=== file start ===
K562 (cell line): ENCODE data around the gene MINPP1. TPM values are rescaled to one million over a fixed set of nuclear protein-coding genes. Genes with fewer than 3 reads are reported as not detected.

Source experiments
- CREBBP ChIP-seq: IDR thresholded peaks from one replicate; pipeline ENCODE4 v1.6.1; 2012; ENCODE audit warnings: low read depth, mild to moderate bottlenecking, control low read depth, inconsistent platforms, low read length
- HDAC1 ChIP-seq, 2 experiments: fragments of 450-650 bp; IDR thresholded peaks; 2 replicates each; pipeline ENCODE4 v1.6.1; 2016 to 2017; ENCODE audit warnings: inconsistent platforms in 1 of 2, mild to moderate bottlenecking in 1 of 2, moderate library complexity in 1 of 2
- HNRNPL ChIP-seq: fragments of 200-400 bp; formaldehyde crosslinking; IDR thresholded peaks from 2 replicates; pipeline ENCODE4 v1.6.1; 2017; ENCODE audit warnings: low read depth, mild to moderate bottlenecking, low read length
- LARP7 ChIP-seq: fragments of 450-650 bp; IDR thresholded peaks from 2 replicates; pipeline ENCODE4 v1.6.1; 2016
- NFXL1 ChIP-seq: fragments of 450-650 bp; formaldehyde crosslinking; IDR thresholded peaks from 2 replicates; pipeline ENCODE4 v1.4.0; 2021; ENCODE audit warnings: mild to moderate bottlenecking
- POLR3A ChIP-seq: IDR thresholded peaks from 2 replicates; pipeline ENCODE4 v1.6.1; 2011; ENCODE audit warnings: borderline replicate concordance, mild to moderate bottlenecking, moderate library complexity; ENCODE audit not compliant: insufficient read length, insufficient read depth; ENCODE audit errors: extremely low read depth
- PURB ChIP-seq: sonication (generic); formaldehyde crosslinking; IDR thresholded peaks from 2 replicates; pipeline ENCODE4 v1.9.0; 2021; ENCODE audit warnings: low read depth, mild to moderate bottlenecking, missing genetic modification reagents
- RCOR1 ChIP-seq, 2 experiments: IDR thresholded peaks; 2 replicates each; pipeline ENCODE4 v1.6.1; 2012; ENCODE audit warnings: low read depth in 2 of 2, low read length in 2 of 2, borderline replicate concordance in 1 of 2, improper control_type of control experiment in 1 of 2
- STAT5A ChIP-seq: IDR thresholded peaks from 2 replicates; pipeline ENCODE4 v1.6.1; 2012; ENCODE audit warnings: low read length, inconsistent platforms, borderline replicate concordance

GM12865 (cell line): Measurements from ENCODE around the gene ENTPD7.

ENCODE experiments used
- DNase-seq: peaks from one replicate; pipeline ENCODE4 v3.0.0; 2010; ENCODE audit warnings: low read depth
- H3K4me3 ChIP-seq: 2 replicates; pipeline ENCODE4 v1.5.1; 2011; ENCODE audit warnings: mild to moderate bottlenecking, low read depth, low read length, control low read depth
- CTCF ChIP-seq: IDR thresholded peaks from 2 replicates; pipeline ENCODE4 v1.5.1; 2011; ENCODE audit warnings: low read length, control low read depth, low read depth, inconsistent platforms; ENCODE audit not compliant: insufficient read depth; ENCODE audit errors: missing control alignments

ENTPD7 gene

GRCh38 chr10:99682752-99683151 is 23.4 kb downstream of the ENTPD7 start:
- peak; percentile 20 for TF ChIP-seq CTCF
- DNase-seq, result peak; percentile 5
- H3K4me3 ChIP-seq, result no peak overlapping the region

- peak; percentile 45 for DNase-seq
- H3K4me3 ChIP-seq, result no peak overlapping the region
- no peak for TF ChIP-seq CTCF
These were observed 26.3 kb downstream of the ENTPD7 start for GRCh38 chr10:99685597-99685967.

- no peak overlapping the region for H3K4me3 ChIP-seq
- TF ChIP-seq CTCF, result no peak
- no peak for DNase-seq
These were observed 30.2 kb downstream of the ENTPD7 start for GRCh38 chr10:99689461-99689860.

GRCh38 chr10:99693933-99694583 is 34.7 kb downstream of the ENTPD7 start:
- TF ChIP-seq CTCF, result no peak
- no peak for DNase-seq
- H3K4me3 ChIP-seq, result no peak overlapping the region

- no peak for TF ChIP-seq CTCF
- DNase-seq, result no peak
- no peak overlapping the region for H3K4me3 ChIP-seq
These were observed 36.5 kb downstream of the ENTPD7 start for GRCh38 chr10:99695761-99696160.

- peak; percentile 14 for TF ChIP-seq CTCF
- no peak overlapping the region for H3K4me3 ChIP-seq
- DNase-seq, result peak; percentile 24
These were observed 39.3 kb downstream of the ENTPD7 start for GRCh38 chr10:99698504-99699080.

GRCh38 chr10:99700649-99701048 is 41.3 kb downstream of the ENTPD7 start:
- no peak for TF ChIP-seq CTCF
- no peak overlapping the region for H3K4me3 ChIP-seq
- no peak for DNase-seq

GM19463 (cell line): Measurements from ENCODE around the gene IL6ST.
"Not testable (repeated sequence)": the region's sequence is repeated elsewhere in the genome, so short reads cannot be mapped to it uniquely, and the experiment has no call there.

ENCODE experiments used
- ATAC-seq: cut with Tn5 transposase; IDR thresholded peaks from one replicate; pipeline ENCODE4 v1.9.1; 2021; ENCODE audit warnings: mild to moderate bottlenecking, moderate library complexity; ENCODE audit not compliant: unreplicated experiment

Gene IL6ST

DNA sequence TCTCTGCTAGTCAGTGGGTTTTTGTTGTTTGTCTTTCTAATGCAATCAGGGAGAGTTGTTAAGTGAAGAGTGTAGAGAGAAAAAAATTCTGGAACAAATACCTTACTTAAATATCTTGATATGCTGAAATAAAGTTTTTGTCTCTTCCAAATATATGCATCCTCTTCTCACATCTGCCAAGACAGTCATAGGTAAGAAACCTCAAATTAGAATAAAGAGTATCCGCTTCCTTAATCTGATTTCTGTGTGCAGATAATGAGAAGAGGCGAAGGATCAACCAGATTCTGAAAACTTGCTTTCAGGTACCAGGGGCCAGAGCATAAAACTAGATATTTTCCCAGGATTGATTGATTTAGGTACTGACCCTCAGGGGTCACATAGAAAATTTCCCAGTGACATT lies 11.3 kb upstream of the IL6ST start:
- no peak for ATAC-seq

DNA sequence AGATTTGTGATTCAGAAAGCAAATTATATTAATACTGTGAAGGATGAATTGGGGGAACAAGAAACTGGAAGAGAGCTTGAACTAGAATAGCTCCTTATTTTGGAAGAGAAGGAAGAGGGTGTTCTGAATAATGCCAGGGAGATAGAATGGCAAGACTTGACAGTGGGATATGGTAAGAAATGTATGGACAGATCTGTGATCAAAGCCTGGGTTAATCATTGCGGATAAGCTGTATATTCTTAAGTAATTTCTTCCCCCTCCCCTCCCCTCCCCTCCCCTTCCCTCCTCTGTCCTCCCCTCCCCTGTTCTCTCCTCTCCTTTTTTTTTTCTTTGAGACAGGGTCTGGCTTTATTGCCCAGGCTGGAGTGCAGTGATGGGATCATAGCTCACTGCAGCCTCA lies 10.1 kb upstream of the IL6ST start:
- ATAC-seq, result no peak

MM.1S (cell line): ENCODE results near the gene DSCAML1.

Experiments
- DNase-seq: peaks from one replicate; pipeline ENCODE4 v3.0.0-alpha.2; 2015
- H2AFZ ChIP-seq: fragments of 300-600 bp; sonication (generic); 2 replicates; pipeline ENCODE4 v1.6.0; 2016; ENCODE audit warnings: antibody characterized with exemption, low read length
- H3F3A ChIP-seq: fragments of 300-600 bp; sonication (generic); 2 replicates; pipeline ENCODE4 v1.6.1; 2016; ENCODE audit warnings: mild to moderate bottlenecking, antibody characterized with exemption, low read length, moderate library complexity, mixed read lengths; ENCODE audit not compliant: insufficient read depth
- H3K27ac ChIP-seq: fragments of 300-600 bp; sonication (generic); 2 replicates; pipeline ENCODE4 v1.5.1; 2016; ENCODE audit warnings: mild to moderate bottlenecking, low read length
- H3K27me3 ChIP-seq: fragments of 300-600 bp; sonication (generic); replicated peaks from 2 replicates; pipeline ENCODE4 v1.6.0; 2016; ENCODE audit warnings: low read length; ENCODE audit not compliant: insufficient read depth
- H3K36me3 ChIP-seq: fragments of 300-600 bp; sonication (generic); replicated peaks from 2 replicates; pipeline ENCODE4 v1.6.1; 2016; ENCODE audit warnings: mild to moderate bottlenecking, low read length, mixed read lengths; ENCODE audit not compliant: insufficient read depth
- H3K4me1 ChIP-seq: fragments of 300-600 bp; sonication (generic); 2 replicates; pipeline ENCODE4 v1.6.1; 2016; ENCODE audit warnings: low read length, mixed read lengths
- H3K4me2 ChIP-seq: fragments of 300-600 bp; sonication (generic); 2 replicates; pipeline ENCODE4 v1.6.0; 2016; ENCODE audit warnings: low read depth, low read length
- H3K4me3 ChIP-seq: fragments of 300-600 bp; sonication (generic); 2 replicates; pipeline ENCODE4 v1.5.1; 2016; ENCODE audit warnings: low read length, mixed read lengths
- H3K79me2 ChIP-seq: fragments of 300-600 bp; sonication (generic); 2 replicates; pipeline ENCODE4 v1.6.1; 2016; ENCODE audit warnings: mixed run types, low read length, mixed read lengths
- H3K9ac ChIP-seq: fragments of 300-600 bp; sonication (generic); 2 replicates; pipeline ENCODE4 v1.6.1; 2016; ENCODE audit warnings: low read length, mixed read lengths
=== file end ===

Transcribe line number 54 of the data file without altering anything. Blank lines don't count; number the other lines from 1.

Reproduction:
- ATAC-seq, result no peak